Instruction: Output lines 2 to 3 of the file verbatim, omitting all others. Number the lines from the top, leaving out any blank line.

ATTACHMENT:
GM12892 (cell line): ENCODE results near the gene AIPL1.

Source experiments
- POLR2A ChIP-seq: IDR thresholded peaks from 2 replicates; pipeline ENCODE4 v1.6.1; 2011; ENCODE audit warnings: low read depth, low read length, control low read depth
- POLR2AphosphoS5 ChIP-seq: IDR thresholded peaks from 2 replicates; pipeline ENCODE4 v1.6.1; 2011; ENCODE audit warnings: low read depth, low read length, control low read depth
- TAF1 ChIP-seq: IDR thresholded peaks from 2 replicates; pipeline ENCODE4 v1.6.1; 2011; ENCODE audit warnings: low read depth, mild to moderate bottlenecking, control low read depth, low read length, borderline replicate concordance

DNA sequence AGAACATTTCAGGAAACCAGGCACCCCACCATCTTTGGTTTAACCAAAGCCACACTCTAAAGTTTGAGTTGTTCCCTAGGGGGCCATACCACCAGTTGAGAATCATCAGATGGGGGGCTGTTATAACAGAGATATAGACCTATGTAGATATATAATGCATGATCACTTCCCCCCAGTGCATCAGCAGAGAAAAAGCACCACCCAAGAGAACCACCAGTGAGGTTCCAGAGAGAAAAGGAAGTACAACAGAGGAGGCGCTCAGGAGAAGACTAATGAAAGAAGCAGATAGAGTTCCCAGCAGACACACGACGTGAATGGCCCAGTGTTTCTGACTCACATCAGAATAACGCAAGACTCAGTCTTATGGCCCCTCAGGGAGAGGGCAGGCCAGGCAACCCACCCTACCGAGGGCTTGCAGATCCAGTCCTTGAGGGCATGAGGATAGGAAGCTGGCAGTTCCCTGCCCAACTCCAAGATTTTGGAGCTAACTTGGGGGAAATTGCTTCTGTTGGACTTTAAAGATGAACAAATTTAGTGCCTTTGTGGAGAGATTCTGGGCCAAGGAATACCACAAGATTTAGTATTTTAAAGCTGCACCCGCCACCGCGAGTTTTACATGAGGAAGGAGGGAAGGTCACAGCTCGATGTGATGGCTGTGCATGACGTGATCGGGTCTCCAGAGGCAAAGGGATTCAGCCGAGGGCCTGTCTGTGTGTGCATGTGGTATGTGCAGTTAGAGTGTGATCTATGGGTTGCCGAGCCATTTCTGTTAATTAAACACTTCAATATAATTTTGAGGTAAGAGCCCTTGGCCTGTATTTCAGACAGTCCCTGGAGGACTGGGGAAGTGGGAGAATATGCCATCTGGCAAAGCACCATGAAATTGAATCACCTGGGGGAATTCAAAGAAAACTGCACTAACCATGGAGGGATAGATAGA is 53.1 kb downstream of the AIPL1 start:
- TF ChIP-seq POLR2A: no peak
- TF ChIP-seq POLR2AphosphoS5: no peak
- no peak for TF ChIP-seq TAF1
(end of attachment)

Source experiments
- POLR2A ChIP-seq: IDR thresholded peaks from 2 replicates; pipeline ENCODE4 v1.6.1; 2011; ENCODE audit warnings: low read depth, low read length, control low read depth